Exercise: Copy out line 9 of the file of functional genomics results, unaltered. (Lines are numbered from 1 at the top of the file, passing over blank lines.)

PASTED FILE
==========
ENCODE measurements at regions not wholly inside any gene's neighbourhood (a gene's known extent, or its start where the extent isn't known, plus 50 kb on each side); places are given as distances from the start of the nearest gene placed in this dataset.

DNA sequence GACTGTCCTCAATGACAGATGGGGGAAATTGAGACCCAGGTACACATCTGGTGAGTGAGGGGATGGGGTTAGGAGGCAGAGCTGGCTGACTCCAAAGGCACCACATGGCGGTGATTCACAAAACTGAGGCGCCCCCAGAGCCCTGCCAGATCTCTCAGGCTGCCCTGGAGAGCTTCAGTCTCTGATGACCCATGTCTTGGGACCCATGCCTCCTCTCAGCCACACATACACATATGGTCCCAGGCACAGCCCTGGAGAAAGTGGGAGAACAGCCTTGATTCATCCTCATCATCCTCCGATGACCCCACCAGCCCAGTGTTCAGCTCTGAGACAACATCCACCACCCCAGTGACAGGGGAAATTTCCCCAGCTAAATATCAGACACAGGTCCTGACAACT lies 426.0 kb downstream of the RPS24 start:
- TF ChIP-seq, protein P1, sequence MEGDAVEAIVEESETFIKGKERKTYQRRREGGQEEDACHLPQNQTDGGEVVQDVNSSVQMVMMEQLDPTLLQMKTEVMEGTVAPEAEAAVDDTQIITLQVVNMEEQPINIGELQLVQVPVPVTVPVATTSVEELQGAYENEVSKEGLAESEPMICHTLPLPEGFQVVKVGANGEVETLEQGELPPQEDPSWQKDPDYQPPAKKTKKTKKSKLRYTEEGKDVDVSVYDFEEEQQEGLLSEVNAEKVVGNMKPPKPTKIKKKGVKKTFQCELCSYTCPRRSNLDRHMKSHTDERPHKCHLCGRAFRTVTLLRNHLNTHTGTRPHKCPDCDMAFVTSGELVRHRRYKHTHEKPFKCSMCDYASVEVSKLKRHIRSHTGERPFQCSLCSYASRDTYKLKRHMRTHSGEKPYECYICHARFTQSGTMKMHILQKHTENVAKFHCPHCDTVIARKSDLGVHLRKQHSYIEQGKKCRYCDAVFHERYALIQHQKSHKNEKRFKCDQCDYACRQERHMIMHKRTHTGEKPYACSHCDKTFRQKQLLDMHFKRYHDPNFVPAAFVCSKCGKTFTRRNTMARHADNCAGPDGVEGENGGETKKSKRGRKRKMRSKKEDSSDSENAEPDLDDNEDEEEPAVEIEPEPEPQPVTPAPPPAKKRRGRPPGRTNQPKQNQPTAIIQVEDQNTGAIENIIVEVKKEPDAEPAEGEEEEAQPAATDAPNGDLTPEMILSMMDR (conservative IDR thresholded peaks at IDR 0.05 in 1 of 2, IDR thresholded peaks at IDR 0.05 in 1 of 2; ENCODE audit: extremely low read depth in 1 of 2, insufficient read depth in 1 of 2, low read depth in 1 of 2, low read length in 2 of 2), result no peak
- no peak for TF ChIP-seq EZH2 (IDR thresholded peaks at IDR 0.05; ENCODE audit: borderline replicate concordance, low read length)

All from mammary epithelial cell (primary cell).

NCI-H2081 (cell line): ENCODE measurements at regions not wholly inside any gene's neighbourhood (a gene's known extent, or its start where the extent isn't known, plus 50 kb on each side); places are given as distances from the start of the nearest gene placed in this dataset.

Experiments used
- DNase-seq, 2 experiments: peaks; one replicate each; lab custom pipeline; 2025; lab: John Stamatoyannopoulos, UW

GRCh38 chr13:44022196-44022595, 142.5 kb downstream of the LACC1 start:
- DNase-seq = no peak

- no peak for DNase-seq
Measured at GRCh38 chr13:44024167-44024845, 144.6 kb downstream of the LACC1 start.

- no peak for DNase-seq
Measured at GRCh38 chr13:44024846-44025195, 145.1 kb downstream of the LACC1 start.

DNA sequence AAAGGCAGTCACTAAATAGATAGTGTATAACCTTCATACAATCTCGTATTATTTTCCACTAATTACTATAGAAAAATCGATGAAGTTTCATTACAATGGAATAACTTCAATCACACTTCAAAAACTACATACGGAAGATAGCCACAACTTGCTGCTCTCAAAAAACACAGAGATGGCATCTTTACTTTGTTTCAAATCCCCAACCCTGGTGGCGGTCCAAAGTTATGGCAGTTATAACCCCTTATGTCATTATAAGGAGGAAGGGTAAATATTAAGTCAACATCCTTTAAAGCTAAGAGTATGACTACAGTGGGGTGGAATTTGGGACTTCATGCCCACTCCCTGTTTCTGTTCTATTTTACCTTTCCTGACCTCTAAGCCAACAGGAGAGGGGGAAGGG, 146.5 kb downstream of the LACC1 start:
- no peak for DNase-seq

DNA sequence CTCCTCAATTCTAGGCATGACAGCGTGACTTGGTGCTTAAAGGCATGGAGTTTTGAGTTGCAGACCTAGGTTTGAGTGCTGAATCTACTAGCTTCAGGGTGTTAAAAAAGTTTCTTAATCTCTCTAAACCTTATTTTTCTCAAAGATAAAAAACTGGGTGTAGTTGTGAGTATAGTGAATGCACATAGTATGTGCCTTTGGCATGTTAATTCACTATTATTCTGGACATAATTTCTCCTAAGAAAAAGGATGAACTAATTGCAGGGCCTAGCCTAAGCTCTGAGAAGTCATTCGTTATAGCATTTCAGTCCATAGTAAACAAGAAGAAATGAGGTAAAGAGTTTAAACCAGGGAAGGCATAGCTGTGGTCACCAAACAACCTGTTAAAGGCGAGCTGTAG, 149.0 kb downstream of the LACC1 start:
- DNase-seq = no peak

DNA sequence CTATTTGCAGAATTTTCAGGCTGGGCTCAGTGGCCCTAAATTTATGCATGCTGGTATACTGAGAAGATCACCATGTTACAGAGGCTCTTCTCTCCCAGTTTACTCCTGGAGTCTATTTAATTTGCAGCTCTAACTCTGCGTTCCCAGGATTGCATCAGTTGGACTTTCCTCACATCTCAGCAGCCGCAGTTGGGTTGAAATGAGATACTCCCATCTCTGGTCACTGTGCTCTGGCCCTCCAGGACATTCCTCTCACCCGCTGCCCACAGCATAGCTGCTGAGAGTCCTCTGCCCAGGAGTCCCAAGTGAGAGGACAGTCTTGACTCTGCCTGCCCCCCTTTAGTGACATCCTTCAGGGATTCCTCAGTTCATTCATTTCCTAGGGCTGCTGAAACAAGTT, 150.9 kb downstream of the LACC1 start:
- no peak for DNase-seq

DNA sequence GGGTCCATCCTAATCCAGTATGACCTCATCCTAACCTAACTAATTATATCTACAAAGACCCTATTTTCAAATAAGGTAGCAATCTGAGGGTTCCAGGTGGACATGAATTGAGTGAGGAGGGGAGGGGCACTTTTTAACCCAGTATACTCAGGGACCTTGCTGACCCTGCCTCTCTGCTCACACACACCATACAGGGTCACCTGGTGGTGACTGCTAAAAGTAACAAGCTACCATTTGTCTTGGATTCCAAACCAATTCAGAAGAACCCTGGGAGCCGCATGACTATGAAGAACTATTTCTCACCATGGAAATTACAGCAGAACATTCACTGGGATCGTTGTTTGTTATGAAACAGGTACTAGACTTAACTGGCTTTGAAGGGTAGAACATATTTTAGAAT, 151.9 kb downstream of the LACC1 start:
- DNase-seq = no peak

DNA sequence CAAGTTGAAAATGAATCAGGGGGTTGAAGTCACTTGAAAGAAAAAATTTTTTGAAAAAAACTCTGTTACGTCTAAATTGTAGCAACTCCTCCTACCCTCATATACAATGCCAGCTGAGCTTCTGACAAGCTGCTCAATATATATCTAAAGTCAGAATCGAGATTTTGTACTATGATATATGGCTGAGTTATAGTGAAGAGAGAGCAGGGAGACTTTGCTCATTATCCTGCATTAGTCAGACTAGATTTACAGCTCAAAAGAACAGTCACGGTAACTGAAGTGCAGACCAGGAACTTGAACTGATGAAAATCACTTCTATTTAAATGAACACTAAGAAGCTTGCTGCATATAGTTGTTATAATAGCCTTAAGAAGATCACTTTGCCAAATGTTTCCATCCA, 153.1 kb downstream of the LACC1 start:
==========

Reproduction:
GRCh38 chr13:44022196-44022595, 142.5 kb downstream of the LACC1 start: